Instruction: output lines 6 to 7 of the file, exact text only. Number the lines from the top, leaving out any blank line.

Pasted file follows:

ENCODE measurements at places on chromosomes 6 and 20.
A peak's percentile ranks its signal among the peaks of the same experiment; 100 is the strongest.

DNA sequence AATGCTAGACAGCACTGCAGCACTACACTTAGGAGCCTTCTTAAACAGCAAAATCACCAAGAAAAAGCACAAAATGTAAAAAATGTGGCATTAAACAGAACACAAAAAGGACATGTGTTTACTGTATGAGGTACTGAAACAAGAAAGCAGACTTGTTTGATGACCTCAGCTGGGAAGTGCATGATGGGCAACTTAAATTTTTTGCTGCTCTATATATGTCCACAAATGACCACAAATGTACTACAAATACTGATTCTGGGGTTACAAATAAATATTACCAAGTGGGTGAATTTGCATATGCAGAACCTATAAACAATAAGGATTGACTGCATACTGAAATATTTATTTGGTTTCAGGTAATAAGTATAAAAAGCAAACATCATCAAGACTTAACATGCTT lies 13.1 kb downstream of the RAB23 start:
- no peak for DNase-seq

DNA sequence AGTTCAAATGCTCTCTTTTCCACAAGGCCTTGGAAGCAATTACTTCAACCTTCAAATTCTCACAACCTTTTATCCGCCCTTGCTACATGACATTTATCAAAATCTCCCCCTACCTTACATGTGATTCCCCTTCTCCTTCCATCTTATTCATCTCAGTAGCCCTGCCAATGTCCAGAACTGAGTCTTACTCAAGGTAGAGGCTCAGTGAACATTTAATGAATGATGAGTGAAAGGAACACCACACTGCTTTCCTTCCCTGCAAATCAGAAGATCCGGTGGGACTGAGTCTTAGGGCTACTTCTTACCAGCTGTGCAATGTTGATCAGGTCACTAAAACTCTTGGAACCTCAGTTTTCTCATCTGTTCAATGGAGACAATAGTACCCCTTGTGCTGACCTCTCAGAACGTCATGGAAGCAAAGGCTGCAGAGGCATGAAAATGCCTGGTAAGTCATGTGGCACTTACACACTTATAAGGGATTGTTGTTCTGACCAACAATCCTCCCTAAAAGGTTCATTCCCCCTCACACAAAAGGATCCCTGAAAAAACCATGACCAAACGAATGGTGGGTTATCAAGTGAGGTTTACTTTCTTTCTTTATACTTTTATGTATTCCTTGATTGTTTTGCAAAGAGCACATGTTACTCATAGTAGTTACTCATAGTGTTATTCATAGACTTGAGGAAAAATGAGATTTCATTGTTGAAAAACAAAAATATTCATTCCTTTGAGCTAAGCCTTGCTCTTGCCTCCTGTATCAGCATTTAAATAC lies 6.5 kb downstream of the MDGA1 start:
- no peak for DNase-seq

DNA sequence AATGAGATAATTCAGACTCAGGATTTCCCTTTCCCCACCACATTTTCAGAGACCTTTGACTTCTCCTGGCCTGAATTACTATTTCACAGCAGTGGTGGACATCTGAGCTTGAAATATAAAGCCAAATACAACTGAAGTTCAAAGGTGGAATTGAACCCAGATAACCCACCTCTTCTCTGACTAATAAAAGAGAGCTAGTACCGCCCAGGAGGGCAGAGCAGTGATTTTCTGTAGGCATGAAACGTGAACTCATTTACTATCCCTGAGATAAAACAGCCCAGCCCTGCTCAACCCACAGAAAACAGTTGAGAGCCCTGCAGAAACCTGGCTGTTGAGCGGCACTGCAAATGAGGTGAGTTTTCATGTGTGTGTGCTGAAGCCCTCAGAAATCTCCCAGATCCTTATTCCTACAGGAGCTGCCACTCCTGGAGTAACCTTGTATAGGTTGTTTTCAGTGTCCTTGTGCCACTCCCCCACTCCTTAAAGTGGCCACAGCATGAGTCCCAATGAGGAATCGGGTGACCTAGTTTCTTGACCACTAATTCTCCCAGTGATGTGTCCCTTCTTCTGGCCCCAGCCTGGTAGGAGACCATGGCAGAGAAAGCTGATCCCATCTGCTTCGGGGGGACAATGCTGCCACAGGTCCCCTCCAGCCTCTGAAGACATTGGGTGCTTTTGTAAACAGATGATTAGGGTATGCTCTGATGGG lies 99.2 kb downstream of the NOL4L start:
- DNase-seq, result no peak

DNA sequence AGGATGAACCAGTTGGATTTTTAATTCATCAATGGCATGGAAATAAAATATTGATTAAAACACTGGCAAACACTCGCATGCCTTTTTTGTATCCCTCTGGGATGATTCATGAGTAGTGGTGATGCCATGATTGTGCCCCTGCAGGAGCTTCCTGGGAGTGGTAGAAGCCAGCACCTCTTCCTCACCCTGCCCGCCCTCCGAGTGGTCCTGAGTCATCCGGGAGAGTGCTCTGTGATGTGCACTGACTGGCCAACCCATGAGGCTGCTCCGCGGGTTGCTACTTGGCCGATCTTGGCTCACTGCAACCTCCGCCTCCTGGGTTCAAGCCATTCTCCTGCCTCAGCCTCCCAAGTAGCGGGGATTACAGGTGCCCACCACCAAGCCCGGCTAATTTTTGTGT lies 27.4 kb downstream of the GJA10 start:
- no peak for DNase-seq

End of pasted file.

- no peak for DNase-seq

DNA sequence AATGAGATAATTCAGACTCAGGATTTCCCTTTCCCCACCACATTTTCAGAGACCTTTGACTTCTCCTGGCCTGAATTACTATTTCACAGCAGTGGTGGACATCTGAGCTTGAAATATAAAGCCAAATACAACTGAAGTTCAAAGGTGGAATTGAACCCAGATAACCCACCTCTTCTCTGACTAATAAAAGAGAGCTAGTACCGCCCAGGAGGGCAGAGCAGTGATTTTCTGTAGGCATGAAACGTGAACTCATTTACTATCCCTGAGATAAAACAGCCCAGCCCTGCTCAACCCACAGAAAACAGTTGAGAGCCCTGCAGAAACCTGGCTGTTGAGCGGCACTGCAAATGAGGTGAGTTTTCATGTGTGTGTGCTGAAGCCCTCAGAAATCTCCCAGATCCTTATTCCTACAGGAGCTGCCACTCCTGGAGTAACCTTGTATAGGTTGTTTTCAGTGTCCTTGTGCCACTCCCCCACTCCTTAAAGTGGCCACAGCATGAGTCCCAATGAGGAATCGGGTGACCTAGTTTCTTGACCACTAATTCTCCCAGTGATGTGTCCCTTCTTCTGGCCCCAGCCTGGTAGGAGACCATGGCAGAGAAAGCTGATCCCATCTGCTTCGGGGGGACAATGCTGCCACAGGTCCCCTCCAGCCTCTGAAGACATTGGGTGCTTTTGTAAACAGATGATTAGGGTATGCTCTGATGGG lies 99.2 kb downstream of the NOL4L start: